All of these risks are compounded by the second problem with the Bard Recovery: it’s not easily retrievable. Bard intended for the Recovery to stay in the body long-term. That means that surgery to remove a faulty filter can be difficult and risky on its own. Today, doctors are advised to use retrievable short-term IVC filters, and leave them in only 29 to 54 days at most.
These problems aren’t unique to the Bard Recovery filter. But the Recovery does stand out as one of the riskier IVC filters, with very high rates of complications. In fact, a 2010 study in the Archives of Internal Medicine found that a 25% of the Bard Recovery patients in their test group suffered migration or embolization. That’s a staggering 1 out of 4 patients.
What can I do if I was harmed by a Bard Recovery IVC filter?
A number of patients have already brought forward lawsuits against manufacturer C.R. Bard related to the Recovery devices. If you believe you were harmed because of your IVC filter, or if you think it may have been a factor in a health event you suffered, you could have a strong claim. And you could have the right to a substantial financial settlement.
Your settlement could include three types of damages:
- Recovering all your costs. Many patients struggle with steep medical bills, months of lost work time, or an inability to ever return to work. Legally, you may have a right to recover all of these costs—a 100% reimbursal of every cent.
- Your personal suffering. The effects of a defective IVC filter can be devastating. You may have had months of pain, and required additional surgery. You may have suffered a heart attack or blood clot and may even have permanent or long-term changes in your life. The law allows you to recover money for these losses. In some cases, these damages can triple or quadruple the amount you recover.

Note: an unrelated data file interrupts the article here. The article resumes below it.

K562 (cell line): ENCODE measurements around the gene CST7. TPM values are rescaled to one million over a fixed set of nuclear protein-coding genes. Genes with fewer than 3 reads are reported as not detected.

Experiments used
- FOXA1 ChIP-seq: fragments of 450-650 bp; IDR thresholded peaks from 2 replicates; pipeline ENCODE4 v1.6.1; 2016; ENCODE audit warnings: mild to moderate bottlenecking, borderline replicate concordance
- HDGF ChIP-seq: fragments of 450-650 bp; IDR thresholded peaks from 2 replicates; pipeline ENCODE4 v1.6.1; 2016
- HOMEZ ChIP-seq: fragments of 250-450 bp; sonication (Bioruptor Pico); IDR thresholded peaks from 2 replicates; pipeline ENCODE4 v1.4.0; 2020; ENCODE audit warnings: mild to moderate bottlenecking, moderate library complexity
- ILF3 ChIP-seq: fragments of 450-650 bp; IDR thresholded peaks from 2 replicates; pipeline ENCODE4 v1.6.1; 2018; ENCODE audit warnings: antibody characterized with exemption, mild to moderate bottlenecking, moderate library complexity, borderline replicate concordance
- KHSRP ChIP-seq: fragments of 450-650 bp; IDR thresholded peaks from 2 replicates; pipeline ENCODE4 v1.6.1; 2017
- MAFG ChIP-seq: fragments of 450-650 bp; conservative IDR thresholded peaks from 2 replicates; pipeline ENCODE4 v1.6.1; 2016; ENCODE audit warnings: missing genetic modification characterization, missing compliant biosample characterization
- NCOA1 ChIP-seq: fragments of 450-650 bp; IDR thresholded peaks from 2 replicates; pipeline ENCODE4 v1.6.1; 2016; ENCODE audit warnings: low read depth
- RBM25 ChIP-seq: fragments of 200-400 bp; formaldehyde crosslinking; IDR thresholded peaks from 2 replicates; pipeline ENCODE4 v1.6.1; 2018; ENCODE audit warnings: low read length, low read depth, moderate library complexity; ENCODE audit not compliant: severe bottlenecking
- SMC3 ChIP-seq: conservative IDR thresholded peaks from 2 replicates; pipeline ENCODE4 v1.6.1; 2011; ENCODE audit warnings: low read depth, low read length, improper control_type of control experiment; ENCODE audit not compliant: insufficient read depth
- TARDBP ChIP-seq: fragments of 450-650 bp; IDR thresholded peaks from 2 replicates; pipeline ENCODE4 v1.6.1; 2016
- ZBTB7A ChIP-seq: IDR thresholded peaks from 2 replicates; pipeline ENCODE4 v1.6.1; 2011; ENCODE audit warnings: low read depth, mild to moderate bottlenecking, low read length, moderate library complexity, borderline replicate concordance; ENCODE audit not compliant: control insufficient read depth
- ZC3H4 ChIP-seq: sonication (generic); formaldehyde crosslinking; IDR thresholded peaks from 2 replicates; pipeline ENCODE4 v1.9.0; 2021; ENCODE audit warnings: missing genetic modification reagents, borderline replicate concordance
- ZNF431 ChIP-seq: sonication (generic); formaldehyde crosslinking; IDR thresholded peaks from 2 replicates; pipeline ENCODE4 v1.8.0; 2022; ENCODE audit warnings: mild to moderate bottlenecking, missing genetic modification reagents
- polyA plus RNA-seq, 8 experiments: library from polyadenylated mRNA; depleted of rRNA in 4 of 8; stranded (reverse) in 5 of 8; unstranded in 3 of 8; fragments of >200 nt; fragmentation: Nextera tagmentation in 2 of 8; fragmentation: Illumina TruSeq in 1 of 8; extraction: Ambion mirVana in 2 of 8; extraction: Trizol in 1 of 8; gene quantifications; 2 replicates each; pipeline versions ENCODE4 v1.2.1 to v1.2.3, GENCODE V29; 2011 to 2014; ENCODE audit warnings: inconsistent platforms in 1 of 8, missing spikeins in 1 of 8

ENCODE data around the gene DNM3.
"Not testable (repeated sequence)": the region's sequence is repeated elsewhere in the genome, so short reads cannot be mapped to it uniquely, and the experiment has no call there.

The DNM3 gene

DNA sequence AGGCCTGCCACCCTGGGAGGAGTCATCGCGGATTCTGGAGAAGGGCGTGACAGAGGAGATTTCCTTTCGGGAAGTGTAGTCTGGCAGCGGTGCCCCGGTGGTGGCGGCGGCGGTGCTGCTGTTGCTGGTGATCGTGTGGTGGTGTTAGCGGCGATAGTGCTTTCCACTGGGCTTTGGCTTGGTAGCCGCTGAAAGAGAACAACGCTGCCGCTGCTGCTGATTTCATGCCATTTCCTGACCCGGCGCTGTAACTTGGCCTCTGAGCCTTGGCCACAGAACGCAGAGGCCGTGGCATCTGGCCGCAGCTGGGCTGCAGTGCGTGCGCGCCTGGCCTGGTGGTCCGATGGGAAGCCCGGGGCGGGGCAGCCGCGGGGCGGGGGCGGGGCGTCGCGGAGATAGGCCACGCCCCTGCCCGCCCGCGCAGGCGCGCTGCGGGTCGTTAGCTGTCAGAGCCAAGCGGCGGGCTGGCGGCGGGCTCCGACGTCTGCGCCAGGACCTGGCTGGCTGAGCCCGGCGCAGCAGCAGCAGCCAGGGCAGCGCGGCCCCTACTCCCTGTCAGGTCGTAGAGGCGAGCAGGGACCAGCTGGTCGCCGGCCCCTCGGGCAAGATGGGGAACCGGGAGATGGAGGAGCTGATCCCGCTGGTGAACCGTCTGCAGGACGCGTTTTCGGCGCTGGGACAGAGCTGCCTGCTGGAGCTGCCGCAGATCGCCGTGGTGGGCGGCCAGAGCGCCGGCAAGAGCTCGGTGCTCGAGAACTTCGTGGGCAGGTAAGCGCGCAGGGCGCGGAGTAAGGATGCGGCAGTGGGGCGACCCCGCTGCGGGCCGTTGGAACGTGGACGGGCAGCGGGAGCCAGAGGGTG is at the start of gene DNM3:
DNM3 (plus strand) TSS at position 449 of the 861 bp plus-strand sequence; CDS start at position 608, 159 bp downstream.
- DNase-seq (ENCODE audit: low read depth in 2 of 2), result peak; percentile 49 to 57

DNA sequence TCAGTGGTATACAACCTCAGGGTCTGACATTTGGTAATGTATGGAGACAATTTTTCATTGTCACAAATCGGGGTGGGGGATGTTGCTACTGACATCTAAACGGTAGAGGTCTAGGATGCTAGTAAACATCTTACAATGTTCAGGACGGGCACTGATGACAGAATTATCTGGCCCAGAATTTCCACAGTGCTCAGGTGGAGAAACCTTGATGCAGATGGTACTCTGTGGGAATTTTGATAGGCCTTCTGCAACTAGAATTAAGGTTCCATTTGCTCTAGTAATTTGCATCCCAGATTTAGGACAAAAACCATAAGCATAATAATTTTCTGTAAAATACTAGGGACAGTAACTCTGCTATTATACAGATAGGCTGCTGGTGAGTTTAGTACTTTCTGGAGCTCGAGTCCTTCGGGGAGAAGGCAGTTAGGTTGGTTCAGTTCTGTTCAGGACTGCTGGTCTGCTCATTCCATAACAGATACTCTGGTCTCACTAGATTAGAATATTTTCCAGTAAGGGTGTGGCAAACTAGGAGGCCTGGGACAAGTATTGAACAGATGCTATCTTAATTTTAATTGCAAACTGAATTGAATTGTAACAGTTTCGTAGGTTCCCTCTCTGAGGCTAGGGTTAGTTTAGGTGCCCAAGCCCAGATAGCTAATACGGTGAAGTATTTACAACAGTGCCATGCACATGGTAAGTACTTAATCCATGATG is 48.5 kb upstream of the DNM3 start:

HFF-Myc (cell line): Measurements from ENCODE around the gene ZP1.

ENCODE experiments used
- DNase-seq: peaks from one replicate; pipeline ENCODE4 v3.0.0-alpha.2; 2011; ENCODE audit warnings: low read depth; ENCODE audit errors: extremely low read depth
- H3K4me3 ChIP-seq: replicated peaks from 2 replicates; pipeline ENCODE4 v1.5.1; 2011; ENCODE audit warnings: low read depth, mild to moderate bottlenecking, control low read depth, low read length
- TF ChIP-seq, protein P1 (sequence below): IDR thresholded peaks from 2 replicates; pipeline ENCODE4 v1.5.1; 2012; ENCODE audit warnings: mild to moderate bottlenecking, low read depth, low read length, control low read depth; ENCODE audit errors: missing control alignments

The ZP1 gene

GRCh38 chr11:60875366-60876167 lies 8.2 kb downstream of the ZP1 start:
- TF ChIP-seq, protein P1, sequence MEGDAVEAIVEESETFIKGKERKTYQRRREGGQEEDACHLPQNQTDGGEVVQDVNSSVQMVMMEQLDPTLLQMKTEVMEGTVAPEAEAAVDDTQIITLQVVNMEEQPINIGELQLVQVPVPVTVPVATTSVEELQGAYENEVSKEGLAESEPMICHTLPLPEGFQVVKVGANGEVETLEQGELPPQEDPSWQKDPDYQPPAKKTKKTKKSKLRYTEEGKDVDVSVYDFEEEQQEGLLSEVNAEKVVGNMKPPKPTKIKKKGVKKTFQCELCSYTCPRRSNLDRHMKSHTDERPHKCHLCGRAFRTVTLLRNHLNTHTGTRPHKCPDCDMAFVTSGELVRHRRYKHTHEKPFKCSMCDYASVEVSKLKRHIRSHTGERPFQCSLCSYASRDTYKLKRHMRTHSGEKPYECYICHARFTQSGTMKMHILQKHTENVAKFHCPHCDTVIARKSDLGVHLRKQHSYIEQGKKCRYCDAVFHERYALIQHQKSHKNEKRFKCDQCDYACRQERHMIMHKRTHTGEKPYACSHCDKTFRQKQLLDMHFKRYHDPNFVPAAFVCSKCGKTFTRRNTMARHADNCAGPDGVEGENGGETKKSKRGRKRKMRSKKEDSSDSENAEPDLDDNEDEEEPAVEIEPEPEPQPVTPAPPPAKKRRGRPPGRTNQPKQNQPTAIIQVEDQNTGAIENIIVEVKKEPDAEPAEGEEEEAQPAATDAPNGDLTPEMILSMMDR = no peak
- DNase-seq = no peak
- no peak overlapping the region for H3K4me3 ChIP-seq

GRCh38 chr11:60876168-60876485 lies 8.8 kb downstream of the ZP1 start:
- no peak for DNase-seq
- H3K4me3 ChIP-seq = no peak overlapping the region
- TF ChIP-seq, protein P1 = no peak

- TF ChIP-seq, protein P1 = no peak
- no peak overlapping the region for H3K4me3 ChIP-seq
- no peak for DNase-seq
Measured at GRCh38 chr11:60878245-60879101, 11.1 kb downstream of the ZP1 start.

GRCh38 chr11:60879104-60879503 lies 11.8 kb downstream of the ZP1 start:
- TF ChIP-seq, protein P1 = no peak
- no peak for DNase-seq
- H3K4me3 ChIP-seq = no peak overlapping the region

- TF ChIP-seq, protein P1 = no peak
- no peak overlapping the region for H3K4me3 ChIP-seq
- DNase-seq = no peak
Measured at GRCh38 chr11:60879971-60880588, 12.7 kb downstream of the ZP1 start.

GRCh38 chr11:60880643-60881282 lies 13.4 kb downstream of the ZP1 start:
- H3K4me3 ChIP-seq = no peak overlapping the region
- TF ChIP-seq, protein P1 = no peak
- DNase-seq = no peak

- Wrongful death. Tragically, not every patient has survived their complications with the Bard Recovery. If your loved one passed away, you can recover many of the damages above as well as final expenses,
We don’t believe money can ever change what happened—especially when a human life is involved. The courts use this money to try to offset the impact of these tragedies, and help you and your family move forward with financial stability. This money is your right. Take the time to talk to a lawyer.
What if I don’t know whether my IVC filter was a Bard Recovery or not?
That’s okay. Our legal team knows how to pull records, find out what type of filter was used in your procedure, and assemble the documentation to prove it. We can get you answers even if you’re not sure. And the Bard Recovery isn’t the only IVC filter implicated in some lawsuits—you have rights if you were the victim of any defective medical product, no matter who made it.
Talk to a Bard Recovery Lawsuit Lawyer for Free
John Foy & Associates has one mission: to champion those who were wronged. Let us put over 20 years of experience to work for you. We offer a FREE consultation, and we charge you nothing if we can’t recover money for you. Contact us at 404-400-4000 or fill out the form to your right and get your FREE consultation today.